Don't Get Stumped by the 9-Month Bump: A Discussion of the Sixth Circuit's Decision in Mosbey-Meachem v. Memphis Light
Miller & Martin PLLC Alerts | May 08, 2018
Authors: Bradford Harvey | Jessica Malloy-Thorpe
By Bradford G. Harvey and Jessica Malloy-Thorpe
[A version of this article appeared in the Tennessee Bar Association's Labor & Employment newsletter on May 4, 2018.]
Ha, ha, you fool! You fell victim to one of the classic blunders! The most famous of which is “never get involved in a land war in Asia…”
Vizzini, “The Princess Bride,” by William Goldman
But only slightly less well-known is this: Never go in against a pregnant labor and employment attorney when failing to consider a reasonable accommodation is on the line!
Vizzini (paraphrased), U.S. Court of Appeals for the Sixth Circuit (paraphrased)
In its recent decision in Mosbey-Meachem v. Memphis Light, Gas & Water Division, 883 F.3d 595 (6th Cir. 2018), the Sixth Circuit Court of Appeals held that working from home was a reasonable accommodation for an employee on bedrest due to pregnancy complications. Distinguishing prior circuit precedent that in-person attendance is an essential function of most jobs, the case explains that in certain circumstances teleworking is a reasonable accommodation under the Americans with Disabilities Act (“ADA”).
The plaintiff, Andrea Mosbey-Meachem, was an in-house labor and employment attorney who had worked for Memphis Light for eight years. After several miscarriages, she became pregnant, but had surgery during her 23rd week of pregnancy after her doctors discovered a problem. Afterwards, her doctors placed her on bedrest for ten weeks. She requested that Memphis Light accommodate her disability by permitting her to work from bed remotely during this period.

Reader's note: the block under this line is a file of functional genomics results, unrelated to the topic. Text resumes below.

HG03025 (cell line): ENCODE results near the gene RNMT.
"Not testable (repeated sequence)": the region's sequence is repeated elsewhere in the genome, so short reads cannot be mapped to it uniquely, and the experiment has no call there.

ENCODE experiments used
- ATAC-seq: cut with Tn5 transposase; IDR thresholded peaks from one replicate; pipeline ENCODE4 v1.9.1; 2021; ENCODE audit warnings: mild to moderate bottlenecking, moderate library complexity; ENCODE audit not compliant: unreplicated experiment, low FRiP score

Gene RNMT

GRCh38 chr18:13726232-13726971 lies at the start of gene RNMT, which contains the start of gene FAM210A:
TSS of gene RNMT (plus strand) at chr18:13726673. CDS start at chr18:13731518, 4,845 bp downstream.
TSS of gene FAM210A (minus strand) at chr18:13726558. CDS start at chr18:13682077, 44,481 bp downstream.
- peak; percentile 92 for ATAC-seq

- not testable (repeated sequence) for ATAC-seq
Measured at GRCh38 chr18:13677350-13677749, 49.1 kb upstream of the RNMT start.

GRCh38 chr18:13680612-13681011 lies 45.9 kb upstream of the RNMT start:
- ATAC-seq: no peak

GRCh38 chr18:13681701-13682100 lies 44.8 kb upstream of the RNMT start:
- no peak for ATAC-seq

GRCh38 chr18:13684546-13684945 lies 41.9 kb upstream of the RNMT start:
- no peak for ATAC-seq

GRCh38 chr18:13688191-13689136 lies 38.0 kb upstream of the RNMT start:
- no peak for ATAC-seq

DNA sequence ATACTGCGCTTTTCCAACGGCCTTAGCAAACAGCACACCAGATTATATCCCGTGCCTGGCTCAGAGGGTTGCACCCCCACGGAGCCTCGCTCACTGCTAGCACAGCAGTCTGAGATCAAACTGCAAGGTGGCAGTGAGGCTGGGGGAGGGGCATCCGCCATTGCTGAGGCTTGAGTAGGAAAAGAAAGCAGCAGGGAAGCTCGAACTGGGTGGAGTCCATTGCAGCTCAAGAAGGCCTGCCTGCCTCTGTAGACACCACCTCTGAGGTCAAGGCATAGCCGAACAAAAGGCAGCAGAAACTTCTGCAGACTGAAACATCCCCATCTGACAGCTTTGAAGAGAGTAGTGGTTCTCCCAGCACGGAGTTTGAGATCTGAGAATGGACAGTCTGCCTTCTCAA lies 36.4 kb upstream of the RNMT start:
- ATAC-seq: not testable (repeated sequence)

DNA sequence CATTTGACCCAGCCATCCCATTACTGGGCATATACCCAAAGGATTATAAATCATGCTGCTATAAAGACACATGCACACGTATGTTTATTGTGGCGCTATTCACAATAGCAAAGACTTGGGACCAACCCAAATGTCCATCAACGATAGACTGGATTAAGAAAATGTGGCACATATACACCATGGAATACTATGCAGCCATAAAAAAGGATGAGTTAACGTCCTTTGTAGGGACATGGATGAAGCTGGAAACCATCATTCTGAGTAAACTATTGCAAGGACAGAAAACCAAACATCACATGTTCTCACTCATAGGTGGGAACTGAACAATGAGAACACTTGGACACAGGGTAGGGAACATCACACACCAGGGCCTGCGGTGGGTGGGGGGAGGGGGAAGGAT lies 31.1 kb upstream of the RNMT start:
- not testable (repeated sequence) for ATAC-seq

Ms. Mosbey-Meachem then worked remotely for the next three weeks without any issues. At that point, though, she received a letter from Memphis Light stating that it was denying her request because it had a policy against teleworking and physical presence was an essential function of her job. Thereafter, she received FMLA sick leave for four weeks and short-term disability for the remainder of the bedrest period. After the ten weeks, she returned to work until her baby was born.
Ms. Mosbey-Meachem sued Memphis Light and included a claim that it had violated the ADA by failing to accommodate her disability. The case went to trial, and the jury found in favor of Ms. Mosbey-Meachem on her ADA claim and awarded her $92,000 in compensatory damages. The district court later granted Ms. Mosbey-Meachem’s request for equitable relief, awarding her $18,184.32 in back pay and the reinstatement of her leave benefits. Memphis Light appealed the district court’s denial of its renewed motion for judgment as a matter of law to the Sixth Circuit.
Takeaway No. 1: Merely Including a Duty in a Job Description Does Not Mean It Is an Essential Function
Ms. Mosbey-Meachem’s job description included taking depositions, conducting pretrial conferences, trying cases in court, but she had never tried a case in court or deposed a witness during her eight years of employment. Because the job description did not match her actual duties, the Sixth Circuit found that a reasonably jury could conclude that she could perform the essential functions of her job remotely for ten weeks.
One key point for employers from this case is that the job duties listed in a job description do not control what is an essential function; rather, the job duties the employee actually performs control. Employers should routinely update job descriptions so that they accurately list the employee’s duties. In many cases, a job description should list such basic requirements as regular in-person attendance and the ability to work extended hours. For Ms. Mosbey-Meachem, though, working at the office was not an essential function, and teleworking was a reasonable accommodation.
Takeaway No. 2: Never Say Never